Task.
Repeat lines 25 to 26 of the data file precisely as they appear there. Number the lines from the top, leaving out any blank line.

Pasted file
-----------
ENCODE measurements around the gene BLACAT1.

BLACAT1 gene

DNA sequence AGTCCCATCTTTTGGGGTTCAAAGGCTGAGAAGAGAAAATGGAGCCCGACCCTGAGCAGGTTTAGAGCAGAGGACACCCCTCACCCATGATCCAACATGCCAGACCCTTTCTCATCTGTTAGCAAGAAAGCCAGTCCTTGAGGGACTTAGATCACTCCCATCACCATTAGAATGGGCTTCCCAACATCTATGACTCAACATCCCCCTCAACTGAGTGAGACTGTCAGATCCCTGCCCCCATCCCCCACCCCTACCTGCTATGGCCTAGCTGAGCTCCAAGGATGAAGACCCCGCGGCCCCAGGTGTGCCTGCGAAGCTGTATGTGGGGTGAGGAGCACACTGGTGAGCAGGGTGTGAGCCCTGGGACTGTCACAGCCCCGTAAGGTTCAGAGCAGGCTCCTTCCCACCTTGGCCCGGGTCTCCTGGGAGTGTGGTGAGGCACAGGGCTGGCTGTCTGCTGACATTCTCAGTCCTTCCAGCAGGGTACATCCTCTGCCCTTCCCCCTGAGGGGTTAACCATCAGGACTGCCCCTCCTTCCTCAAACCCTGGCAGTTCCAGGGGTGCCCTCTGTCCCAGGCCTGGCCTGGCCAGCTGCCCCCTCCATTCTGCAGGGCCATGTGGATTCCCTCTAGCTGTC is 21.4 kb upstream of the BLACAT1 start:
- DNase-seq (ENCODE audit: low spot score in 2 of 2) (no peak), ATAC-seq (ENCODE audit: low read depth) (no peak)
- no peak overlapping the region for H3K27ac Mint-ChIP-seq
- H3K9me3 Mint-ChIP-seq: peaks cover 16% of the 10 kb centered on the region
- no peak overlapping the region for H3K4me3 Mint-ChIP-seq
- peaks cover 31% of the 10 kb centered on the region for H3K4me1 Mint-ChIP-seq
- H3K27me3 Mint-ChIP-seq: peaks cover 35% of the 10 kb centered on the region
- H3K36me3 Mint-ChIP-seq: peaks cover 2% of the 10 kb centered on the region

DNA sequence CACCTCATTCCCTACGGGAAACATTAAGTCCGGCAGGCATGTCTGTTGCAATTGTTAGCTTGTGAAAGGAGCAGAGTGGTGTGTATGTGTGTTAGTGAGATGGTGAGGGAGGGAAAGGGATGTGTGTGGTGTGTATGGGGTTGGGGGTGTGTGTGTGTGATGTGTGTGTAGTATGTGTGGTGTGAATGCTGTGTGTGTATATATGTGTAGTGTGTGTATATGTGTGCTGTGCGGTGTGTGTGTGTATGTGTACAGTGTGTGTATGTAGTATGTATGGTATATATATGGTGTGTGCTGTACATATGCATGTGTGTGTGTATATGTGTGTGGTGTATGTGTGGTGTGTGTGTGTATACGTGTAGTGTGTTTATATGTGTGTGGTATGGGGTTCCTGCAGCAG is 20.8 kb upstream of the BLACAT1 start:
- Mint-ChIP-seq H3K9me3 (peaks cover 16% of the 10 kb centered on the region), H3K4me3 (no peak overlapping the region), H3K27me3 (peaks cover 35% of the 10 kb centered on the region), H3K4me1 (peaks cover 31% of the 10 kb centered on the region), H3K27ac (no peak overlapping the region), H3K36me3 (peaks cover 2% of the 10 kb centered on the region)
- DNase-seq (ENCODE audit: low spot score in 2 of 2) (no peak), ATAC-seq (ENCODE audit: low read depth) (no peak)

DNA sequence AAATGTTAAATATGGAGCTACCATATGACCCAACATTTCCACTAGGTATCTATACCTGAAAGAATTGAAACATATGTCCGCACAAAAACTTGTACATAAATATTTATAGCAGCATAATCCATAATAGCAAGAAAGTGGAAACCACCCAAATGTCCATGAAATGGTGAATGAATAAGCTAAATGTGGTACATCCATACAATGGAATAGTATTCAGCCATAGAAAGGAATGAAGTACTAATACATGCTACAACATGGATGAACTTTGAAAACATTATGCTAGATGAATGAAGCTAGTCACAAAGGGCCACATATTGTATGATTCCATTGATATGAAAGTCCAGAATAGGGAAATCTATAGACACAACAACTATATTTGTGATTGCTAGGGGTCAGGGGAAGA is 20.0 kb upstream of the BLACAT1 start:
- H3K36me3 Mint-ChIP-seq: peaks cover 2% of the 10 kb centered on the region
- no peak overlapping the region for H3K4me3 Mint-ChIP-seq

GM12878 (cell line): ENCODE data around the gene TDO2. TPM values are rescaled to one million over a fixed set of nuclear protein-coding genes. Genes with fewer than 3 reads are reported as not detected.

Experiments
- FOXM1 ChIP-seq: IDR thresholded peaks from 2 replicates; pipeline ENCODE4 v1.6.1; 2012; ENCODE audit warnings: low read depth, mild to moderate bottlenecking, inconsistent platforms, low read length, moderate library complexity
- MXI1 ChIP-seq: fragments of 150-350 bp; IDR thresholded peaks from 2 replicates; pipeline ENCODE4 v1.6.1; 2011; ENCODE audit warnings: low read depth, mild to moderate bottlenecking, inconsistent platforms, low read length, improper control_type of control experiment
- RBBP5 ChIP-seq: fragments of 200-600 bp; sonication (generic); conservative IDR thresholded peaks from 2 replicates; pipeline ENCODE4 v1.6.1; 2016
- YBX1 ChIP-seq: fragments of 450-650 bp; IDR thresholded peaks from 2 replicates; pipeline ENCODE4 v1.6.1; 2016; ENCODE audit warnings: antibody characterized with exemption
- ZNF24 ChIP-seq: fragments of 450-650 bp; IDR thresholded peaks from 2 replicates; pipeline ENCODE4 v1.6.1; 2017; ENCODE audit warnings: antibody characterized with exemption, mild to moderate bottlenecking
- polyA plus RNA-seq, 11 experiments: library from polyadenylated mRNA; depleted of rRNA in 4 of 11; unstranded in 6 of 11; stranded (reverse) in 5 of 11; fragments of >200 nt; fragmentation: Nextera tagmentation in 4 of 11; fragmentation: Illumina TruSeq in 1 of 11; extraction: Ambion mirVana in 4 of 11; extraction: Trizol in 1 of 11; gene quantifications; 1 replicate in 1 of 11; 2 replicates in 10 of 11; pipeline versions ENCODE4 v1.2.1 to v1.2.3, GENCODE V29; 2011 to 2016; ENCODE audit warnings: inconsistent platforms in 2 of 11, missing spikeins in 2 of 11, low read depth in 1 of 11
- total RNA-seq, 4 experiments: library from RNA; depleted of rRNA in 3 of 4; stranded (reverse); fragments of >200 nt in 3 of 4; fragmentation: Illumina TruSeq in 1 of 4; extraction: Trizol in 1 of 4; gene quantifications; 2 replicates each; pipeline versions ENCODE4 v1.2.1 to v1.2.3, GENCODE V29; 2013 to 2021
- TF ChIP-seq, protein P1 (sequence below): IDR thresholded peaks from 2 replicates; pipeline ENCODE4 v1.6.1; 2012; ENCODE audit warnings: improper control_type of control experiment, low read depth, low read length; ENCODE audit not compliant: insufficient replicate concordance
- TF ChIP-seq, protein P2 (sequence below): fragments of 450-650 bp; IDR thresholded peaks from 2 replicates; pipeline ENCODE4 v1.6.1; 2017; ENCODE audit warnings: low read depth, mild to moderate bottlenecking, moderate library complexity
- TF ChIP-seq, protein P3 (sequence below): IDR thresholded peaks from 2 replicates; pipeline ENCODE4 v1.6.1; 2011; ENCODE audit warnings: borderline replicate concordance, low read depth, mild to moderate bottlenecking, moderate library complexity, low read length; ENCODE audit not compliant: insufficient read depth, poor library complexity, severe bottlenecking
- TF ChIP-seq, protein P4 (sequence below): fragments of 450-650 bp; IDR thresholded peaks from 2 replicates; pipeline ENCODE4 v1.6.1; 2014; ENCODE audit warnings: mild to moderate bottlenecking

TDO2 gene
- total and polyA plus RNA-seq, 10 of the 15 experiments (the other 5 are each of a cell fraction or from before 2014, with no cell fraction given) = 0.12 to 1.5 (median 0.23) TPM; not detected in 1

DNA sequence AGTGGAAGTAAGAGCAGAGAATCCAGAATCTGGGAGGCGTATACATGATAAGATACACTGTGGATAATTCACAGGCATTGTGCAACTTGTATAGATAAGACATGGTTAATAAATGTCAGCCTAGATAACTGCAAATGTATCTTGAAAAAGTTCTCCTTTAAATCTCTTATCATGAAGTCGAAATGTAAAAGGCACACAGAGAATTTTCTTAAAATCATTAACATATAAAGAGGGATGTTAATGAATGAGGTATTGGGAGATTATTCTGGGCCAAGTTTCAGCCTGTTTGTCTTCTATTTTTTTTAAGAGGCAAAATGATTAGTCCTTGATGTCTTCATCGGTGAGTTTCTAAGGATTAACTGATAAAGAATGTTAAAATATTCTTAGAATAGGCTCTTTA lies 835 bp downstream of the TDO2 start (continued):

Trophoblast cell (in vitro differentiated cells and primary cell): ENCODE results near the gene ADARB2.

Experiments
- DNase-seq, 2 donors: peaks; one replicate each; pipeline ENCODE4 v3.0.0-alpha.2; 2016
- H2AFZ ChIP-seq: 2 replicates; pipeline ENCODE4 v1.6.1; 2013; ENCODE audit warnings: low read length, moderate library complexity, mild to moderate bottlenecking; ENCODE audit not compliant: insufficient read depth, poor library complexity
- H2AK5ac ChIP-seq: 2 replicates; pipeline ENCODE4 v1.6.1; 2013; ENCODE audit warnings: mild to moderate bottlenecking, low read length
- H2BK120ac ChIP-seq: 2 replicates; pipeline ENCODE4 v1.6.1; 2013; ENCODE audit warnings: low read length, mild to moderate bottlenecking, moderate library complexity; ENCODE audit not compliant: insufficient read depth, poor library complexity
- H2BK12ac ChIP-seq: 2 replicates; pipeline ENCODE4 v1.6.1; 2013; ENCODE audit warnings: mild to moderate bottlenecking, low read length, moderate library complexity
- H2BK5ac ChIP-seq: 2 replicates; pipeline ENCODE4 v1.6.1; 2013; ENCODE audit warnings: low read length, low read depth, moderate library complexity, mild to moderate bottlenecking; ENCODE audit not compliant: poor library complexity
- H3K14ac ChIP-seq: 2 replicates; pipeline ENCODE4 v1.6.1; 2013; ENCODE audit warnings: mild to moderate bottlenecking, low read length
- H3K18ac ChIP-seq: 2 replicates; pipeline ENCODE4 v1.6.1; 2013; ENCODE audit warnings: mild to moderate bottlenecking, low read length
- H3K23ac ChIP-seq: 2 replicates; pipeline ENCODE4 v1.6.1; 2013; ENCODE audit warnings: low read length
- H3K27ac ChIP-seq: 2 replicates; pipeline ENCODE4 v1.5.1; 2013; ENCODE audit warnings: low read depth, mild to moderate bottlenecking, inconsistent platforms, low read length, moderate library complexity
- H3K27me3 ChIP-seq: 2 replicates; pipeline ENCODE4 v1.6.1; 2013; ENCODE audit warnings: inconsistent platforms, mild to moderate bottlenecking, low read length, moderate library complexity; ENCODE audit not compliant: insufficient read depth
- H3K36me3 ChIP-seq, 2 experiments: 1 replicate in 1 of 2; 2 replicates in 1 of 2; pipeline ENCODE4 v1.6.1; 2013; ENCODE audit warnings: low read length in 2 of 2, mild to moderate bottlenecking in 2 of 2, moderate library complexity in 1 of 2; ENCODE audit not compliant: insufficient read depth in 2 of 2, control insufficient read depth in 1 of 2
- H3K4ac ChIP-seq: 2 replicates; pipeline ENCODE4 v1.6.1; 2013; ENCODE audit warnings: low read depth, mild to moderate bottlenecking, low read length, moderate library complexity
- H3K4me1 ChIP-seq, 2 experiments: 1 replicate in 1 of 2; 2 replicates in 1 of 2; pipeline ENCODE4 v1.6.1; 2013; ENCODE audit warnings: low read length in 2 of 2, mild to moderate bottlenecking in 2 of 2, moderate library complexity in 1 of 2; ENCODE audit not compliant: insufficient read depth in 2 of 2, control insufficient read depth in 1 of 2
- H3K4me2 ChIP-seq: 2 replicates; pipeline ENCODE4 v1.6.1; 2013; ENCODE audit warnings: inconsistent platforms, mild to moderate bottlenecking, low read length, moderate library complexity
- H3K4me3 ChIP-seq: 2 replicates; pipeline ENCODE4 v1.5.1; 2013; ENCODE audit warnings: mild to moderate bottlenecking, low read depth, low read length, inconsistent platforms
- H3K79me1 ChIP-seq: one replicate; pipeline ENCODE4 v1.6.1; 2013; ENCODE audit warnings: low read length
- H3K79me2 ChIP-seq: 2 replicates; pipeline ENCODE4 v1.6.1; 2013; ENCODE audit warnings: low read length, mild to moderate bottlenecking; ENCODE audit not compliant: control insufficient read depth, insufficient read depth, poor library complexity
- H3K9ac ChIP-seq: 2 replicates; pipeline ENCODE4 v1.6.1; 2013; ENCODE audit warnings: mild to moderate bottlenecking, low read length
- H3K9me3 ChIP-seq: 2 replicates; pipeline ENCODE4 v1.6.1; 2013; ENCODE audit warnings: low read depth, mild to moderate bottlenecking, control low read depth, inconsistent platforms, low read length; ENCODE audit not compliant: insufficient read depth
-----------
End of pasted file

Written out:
- total RNA-seq, 4 experiments: library from RNA; depleted of rRNA in 3 of 4; stranded (reverse); fragments of >200 nt in 3 of 4; fragmentation: Illumina TruSeq in 1 of 4; extraction: Trizol in 1 of 4; gene quantifications; 2 replicates each; pipeline versions ENCODE4 v1.2.1 to v1.2.3, GENCODE V29; 2013 to 2021
- TF ChIP-seq, protein P1 (sequence below): IDR thresholded peaks from 2 replicates; pipeline ENCODE4 v1.6.1; 2012; ENCODE audit warnings: improper control_type of control experiment, low read depth, low read length; ENCODE audit not compliant: insufficient replicate concordance